Saturday, May 16, 2009


In the Feb '09 issue, Uncut magazine featured a CD compilation of murder ballads & prison songs, appropriately featuring Johnny Cash on the cover. I am quite fond of theme based compilations and rather enjoyed this one, which features a diverse range of new and older songs about various hapless souls imprisoned for one reason or another.

For me the murder ballads are quite compelling. A good murder ballad provides an engaging narrative that is usually told from the perspective of the killer and often ends with some sort of consequence for him or her in the form of the gallows or some other ghastly ending, complete with a sense of overwhelming remorse (in most cases).

This is different of course from other more nihilistic forms of music where violent imagery is utilized for shock value or to push some misguided image of hyper-masculinity. Think of a murder ballad as the musical equivalent Edgar Allan Poe's The Tell-Tale Heart wrapped up in a 3 minute song with country and folk motifs.

The most compelling part for me is the psychological state of the killer, who is either haunted or filled with remorse over his deed, which in some cases may be accidental. Containing this within a short song provides an immediate visceral experience where powerful narrative is enhanced by the immediacy of a well crafted melody. A perfect combination indeed for the literary minded pop connoisseur.

Here are a few standouts that I am enjoying currently (complete with limited duration download links);

"The Rake's Song" (2009)- The Decemberists - This song reflects the mastery that The Decemberists embody around weaving a compelling narrative within an immediately gratifying hook-laden pop song. In this macabre tale the protagonist murders his unwanted children after their mother dies during child birth - with cold calculation he indicates that "my burden I began to divest".

"Delia's Gone" (1994) - Johnny Cash - Interestingly, the first song of Cash's series of "American Recordings" with Rick Rubin at the helm starts with a classic murder ballad. In this case Delia is described as "low down and trifling, and she was mean". Cash sings with a tinge of tenderness and a matter of fact honesty, making it all that more chilling.

"Where The Wild Roses Grow" (1996) - Nick Cave (featuring Kylie Minogue) - A sweet duet with a touch of fatalism, where Cave and Minogue exchange vocals about Elisa Day and the unnamed man who enraptured with her beauty later pronounces that "all beauty must die", placing a red rose between her teeth. Apparently this song was inspired by "The Willow Garden", a tale of a man courting a woman and killing her while they are out together.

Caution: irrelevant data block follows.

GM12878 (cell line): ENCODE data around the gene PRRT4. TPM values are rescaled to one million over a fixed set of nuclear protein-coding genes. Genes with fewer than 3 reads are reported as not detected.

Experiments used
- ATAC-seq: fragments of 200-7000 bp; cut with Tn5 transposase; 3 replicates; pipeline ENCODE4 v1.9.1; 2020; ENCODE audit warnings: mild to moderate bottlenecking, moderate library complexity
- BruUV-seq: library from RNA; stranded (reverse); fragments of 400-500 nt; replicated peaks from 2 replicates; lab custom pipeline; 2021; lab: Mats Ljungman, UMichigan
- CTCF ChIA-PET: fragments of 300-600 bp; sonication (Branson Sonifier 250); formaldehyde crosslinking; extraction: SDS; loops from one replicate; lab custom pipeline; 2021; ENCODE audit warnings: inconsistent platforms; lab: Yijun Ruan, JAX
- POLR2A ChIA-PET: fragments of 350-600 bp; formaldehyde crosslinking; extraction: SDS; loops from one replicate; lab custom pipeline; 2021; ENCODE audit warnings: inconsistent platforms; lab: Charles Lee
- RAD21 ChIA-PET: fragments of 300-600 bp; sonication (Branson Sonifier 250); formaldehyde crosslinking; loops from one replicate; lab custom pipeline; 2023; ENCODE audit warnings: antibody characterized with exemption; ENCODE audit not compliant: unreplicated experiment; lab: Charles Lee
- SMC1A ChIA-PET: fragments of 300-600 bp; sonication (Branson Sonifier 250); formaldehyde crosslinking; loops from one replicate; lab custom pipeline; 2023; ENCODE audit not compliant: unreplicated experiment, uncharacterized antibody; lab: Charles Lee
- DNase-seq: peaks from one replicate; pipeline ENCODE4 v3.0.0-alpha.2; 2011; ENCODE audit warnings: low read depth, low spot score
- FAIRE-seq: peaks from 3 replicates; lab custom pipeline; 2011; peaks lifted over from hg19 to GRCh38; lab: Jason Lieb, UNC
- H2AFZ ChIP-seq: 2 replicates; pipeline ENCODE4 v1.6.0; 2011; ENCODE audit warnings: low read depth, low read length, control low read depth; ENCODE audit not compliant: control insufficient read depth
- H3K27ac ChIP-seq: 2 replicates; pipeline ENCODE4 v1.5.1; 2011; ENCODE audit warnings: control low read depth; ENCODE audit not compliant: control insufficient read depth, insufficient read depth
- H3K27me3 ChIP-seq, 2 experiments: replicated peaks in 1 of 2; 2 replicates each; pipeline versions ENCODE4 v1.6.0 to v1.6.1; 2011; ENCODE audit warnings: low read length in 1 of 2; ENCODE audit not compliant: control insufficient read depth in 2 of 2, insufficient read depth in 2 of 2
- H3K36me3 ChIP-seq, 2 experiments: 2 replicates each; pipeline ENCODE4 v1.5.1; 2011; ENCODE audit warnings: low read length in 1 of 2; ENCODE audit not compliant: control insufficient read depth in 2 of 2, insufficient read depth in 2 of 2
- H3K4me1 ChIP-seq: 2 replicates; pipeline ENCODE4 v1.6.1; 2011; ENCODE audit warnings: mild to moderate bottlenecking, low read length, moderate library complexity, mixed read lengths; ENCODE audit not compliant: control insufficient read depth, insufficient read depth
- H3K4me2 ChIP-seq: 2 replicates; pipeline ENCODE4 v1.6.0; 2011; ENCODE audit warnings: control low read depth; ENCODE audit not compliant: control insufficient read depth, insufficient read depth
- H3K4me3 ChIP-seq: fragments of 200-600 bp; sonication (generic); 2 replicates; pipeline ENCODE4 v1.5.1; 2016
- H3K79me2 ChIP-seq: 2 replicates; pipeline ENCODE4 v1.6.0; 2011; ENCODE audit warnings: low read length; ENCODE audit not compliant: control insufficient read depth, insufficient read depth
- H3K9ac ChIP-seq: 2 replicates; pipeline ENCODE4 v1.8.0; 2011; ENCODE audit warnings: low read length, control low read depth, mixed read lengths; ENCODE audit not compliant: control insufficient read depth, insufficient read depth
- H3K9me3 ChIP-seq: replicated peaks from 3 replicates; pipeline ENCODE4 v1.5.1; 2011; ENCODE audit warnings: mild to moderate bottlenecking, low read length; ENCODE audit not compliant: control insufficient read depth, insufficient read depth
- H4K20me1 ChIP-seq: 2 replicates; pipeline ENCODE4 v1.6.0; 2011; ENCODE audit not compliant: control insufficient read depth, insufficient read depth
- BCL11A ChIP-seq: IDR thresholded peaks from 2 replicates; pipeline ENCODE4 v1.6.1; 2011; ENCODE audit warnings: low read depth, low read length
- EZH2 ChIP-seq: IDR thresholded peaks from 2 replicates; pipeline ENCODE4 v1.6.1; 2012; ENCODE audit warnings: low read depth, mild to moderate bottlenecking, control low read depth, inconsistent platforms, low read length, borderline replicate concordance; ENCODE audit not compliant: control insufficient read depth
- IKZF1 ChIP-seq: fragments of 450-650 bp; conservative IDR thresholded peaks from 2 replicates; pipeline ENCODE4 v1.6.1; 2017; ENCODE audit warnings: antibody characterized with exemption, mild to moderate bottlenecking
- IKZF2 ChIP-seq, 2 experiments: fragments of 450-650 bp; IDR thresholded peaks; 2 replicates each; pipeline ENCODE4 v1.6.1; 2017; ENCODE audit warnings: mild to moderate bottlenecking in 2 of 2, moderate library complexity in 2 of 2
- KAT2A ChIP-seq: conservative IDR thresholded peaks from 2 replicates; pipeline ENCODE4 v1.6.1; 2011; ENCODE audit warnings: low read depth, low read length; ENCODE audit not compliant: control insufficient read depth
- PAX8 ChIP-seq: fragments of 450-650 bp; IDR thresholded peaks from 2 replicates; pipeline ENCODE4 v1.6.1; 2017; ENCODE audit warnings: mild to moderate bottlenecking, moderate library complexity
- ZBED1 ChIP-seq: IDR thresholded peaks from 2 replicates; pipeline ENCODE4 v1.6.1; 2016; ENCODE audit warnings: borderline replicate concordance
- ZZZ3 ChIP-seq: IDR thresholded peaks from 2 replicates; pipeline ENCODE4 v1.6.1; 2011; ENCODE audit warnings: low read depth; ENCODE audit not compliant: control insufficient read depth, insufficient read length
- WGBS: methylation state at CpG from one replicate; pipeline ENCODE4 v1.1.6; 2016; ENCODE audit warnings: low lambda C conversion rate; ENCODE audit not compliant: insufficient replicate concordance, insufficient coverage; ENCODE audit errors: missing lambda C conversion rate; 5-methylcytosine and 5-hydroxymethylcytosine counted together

"Pretty Polly" - recorded by various artists (link to free MP3 download by artist Daniel Dutton); This traditional folk song tells the tale of a ship's carpenter who murders poor Polly and places her in a shallow grave. In some versions he is later haunted by her ghost and goes utterly mad while at sea, ultimately ending his own life. Interestingly, writer Greil Marcus has theorized that the song "Polly" by Nirvana is derivative of this tale.

If anyone is interested, I am in the process of compiling a great murder ballad compilation, so send me an e-mail and I can hook you up with a great mix of macabre tales to murder your eardrums!


mellowlee said...

oh oh oh yes please! *jumping up and down with hands waving in the air* :O)

Sean Wraight said...

Great post Matthew! I too was really taken by UNCUT's efforts with this one. Exploring curious themes like this is both illuminating and highly compelling.

I am most impressed with the timelessness of said theme as it has appeared in recorded music for as long as it has been around. Makes for some interesting listening, that is for certain.

I hope you will post your playlist once you have derived one. I would love to see who and what makes the cut.


Comrade Kevin said...

What category would you place "Gallows Pole" by Led Zeppelin?

Barbara Bruederlin said...

Fabulous idea! And you are right when you say there is something so timeless about a murder ballad. They tell a great story and somebody dies in an interesting manner.